Just ask me “Who Adopts a Kid Like That?” A seemingly innocent question. A question inferring all children who have some type of difference or need is the same. A question implying you have to have some sort of superpowers to parent a child…a child “LIKE THAT”. Let me tell you just one of the many stories I have the privilege of watching unfold.
In November 2011 I received a child to advocate for. His medical and social report was grim. His photos were so very sad.
Little “Z” was blind. He was born prematurely due to a tragic accident his mother suffered. Z weighed just over two pounds. He did not receive adequate medical care and retinopathy of prematurity led to loss of his vision. Z’s grandmother tried to care for him for about a year. She was unable to continue to care for him and he was placed in a very large orphanage. When I received his report, Z was 5 1/2 years old. He weighed just over 15 pounds. He did not speak. He did not walk. He could not feed himself and he was afraid of his caregivers and the other, much larger, children in his ward.
The assumptions the worker, the doctors, the experts, and the caregivers made were that little Z was both blind and deaf. That he suffered from “retardation” and “mental illness”.
Who Adopts A Child Like That?
Happily, I can tell you exactly who! Little Z’s family began the journey to adopt him in January of 2013. They are a normal family. A Dad and Mom who work hard to support their children. They do not possess any super powers. They could be you. They could be me.
Adoption is not for the faint of heart. Adoption is not for people who are not prepared for the very worst. Z’s family was prepared for him to be the boy described in the report. They were prepared to parent a boy who could not learn, who rejected their presence, who could not see and could not hear. Their goal was to give Z a chance. A chance to live a life free from abuse, starvation and seclusion.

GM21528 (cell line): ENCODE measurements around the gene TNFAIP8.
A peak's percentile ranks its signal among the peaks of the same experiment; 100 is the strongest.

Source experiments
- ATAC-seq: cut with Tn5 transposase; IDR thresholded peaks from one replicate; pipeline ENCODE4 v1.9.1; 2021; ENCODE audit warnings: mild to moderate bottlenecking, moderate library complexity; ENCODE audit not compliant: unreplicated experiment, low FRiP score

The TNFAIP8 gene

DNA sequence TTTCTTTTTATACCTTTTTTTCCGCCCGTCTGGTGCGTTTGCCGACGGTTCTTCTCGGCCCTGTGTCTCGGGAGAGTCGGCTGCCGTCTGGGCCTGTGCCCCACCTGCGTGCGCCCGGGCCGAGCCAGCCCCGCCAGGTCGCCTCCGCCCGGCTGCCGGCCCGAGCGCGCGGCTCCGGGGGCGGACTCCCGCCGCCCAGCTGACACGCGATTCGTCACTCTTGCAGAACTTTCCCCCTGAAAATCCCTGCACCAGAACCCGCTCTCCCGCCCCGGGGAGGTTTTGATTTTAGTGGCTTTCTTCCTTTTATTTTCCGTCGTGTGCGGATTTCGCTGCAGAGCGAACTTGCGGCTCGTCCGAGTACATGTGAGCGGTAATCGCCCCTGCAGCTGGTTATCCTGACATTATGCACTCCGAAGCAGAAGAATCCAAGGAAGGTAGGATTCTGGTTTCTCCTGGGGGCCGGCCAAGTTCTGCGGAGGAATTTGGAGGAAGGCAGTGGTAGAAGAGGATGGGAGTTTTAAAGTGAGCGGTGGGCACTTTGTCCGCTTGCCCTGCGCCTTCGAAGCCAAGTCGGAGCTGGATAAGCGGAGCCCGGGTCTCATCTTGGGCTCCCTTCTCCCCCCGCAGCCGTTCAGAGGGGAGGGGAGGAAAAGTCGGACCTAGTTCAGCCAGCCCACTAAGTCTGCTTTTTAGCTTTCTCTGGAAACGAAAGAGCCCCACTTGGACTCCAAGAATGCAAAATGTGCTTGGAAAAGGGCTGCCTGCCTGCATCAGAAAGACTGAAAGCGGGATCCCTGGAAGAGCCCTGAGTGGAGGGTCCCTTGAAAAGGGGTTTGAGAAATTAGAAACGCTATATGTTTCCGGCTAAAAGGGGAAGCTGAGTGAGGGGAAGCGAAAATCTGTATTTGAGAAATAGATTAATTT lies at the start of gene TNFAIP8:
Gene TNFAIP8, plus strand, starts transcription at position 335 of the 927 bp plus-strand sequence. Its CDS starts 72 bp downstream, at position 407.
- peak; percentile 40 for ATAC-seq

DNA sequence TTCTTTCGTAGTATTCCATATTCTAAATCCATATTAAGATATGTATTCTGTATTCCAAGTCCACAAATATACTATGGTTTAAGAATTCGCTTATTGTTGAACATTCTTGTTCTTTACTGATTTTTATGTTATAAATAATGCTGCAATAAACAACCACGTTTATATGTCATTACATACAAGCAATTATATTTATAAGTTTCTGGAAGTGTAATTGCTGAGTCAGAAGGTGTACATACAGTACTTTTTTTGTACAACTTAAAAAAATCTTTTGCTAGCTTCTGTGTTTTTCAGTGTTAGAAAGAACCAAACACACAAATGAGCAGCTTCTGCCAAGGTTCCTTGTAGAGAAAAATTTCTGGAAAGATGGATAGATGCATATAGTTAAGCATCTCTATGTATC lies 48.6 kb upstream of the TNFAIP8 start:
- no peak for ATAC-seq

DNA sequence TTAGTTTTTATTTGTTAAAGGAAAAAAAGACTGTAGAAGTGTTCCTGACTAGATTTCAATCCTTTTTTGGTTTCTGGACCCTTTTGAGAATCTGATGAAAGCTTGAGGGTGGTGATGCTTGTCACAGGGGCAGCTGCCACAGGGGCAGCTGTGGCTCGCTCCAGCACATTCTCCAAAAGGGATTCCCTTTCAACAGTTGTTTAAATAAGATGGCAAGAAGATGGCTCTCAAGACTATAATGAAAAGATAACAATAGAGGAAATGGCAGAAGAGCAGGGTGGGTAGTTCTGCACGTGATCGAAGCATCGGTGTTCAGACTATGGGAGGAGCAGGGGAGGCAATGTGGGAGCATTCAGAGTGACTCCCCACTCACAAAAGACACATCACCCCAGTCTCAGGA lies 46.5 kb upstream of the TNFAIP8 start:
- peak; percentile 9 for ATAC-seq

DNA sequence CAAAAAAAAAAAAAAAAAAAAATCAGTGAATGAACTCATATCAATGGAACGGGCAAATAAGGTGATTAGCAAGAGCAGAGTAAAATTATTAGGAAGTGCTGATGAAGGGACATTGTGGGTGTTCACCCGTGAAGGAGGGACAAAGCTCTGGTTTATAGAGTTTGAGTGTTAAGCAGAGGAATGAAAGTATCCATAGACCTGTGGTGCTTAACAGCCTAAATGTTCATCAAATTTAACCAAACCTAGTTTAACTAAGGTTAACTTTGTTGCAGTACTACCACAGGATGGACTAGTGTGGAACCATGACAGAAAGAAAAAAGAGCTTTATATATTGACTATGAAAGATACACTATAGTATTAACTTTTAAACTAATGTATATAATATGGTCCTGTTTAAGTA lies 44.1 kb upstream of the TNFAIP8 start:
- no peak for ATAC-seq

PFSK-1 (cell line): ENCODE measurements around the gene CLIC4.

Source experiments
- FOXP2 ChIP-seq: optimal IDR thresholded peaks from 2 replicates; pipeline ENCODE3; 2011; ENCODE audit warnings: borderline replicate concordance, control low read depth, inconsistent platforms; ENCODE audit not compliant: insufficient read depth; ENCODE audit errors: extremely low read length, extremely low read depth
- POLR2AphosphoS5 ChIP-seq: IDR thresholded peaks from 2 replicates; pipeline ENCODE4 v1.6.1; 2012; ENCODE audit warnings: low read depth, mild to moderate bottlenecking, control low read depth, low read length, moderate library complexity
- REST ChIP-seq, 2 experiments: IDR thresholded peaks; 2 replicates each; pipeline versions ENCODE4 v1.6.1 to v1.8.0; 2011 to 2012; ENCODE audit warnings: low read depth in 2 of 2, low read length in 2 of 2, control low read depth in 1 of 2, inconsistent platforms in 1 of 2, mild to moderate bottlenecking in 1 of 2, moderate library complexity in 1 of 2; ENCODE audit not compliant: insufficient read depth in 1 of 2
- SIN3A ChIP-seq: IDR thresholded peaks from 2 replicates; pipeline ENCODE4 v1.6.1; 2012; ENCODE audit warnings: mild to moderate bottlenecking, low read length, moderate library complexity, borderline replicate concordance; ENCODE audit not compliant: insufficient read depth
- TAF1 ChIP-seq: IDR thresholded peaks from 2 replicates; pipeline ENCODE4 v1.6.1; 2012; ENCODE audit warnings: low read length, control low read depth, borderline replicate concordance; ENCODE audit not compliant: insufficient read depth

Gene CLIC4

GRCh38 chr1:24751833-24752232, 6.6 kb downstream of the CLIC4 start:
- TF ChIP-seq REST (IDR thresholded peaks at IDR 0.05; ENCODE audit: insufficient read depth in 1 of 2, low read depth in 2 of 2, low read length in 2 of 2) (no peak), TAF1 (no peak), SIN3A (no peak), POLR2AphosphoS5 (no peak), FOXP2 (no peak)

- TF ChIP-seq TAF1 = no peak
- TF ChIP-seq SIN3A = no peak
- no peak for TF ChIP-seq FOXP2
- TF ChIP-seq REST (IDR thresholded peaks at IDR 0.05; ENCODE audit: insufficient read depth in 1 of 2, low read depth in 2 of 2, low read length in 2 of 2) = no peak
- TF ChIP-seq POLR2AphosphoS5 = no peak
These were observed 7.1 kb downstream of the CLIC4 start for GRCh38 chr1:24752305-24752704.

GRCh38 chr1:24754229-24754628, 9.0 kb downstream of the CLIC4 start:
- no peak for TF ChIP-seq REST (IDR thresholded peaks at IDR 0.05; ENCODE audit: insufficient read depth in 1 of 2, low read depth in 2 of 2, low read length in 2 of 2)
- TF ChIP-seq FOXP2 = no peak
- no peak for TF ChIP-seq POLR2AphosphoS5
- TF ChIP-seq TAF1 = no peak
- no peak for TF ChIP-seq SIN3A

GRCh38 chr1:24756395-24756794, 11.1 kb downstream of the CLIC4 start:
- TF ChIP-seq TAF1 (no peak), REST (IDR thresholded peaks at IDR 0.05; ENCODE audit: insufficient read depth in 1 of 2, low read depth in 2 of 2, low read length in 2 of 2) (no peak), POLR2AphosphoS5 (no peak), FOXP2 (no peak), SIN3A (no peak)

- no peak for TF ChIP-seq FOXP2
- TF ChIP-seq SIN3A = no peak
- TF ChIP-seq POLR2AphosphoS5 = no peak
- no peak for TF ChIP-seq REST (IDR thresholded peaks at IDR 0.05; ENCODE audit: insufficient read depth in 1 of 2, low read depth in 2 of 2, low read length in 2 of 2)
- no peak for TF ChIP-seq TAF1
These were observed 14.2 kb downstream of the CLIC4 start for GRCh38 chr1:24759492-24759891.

When Z’s family met him the following summer he was a tiny seven year old weighing under 20 pounds. His orphanage insisted “he ate everything, like a horse”. During this visit they were happy to find that Little Z craved love and attention. They also had a very strong suspicion that this tiny boy could hear and learn.
The boy on the left is Z on his pick up trip. The boy on the right is Z six weeks after joining his family.
So when you wonder who adopts a “kid like that?” Please remember the words of Z’s mom:
“I was not prepared for the amazing, endless joy that this boy would bring to me every single day. Adoption is so awesome isn’t it??”